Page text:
A federal judge has sentenced Jeffrey Veach, former president of an ironworkers' union local in Indiana, to 42 months in federal prison for his role in organizing a 2016 assault by members of his local—using fists and pieces of hardwood—on non-union ironworkers at a school project, the U.S. Dept. of Justice says. Jeff Yoders, Engineering News-Record Mr. Yoders may be contacted at Read the full story... Read the court decision
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    The ABCs of PFAS: What You Need to Know About Liabilities for the “Forever Chemical”

    February 22, 2021 —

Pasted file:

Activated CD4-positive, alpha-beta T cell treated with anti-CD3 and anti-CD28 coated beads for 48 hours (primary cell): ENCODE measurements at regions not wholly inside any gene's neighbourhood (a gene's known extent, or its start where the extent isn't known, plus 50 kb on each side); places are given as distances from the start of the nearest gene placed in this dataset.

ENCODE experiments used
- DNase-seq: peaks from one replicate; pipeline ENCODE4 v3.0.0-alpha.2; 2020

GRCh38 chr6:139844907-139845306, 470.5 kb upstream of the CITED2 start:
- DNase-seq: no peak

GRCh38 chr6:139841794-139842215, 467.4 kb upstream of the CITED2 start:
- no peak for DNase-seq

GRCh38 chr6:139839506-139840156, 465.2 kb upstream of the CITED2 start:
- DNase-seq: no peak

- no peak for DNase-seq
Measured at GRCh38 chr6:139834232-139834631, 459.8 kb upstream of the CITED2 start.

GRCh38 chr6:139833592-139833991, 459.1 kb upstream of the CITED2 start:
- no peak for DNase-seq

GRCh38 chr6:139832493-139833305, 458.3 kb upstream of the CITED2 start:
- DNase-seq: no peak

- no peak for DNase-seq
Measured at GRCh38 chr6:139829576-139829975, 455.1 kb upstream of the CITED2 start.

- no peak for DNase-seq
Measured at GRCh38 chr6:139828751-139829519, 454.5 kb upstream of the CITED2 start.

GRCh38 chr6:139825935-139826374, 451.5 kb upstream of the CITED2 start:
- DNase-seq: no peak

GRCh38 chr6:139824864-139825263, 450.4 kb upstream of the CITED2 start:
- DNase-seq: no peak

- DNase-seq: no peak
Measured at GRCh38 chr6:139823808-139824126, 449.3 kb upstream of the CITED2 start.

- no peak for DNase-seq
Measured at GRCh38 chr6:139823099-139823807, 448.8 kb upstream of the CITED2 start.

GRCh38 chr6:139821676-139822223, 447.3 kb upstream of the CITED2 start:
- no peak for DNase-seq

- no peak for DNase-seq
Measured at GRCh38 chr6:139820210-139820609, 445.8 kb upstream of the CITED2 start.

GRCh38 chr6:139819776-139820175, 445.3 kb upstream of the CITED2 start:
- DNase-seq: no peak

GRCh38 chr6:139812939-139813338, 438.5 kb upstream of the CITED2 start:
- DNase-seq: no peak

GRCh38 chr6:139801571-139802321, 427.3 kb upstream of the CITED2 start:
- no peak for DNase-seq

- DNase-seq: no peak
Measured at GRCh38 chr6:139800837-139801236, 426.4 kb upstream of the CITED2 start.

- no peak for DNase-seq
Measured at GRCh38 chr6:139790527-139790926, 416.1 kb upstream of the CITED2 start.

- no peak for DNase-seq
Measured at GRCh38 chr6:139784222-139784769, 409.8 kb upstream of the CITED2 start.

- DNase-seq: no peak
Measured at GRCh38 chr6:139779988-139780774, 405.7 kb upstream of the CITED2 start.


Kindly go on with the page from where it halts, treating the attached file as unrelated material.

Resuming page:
This article is based on a presentation the authors made at White and Williams LLP’s Virtual Coverage College® on October 22, 2020. Every year, hundreds of insurance professionals come to Philadelphia—this year via our online platform—to participate in a full day of lectures and interactive presentations by White and Williams lawyers and guest panelists about the latest issues and challenges involved in claim handling and insurance litigation. Visit for more information and stay tuned for Coverage College® 2021. Perfluoroalkyl and polyfluoroalkyl substances, commonly referred to as PFAS or PFOS, have been a key ingredient in numerous industrial and consumer products for decades. These man-made chemicals are prevalent and are also known for their longevity in the environment. More recently, PFAS have been the focus of thousands of lawsuits alleging personal injury and property damage. Some insurers have already questioned whether PFAS could rival asbestos in scope and bottom-line impacts. It is a legacy that confronts manufacturers and other defendants and insurers today. This article provides a primer on PFAS, including the current regulatory framework and litigation landscape. We also identify some key emerging coverage issues insurers should be aware of when dealing with PFAS claims under liability and first-party property policies. Reprinted courtesy of Robert F. Walsh, White and Williams LLP and Gregory S. Capps, White and Williams LLP Mr. Walsh may be contacted at Mr. Capps may be contacted at Read the court decision